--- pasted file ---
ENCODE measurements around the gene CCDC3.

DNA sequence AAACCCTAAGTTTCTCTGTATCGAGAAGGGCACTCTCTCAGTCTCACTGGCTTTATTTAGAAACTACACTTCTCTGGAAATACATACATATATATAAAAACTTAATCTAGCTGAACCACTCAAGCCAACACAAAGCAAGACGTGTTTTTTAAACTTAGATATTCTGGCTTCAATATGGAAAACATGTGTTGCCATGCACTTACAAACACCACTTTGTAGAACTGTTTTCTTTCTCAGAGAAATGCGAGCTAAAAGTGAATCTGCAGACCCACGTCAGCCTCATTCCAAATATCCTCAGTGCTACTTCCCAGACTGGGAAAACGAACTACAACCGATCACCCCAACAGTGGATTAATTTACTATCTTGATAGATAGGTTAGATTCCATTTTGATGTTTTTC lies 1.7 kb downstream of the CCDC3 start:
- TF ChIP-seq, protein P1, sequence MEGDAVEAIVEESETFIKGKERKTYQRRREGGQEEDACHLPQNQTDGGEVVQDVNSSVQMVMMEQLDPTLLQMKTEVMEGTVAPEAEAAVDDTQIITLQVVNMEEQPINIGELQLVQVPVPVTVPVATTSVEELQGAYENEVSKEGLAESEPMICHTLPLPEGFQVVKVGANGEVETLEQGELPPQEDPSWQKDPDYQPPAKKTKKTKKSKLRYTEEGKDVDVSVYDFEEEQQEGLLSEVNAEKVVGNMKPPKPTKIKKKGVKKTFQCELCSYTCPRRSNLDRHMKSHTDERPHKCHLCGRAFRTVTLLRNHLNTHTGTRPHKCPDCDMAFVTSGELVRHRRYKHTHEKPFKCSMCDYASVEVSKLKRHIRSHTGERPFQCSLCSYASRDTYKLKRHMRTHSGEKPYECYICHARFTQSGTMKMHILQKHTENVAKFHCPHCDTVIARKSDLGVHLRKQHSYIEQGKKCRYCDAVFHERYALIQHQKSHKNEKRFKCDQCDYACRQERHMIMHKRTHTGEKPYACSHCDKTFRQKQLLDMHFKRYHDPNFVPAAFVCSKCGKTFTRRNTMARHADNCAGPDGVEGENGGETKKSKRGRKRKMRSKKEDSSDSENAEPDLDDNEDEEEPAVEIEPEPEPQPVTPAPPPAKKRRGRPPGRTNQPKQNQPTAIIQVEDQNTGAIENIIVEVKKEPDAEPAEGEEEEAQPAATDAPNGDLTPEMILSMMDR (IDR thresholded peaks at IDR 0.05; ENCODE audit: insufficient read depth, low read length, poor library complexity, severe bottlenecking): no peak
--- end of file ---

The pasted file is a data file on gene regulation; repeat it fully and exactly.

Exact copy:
ENCODE measurements around the gene CCDC3.

DNA sequence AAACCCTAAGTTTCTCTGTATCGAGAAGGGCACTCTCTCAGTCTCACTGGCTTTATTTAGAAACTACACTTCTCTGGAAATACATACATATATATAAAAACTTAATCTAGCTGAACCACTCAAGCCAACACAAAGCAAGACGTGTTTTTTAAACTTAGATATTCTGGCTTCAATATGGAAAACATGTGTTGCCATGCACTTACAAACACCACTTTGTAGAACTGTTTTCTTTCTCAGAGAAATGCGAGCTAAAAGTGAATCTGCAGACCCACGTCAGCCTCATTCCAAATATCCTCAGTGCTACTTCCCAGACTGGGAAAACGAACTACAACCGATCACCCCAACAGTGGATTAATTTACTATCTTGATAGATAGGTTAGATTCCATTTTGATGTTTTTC lies 1.7 kb downstream of the CCDC3 start:
- TF ChIP-seq, protein P1, sequence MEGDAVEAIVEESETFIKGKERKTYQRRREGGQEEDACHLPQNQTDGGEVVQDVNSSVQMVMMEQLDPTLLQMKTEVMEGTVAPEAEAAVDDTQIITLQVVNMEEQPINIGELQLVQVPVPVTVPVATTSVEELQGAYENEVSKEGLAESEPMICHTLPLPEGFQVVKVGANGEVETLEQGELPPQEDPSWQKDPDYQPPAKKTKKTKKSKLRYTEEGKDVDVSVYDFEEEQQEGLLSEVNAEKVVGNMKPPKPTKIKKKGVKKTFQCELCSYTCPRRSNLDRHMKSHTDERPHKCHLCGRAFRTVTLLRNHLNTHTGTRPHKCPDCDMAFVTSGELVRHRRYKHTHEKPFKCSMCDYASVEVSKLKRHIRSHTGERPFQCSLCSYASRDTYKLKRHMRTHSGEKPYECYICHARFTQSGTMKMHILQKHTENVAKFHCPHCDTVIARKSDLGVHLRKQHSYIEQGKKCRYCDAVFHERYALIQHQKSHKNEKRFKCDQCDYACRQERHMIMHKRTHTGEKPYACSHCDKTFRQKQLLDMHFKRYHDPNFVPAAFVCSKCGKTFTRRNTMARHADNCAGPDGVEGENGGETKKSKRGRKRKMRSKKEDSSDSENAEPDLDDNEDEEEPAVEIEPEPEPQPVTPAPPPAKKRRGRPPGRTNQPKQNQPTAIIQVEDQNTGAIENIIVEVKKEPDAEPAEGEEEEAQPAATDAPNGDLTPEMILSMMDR (IDR thresholded peaks at IDR 0.05; ENCODE audit: insufficient read depth, low read length, poor library complexity, severe bottlenecking): no peak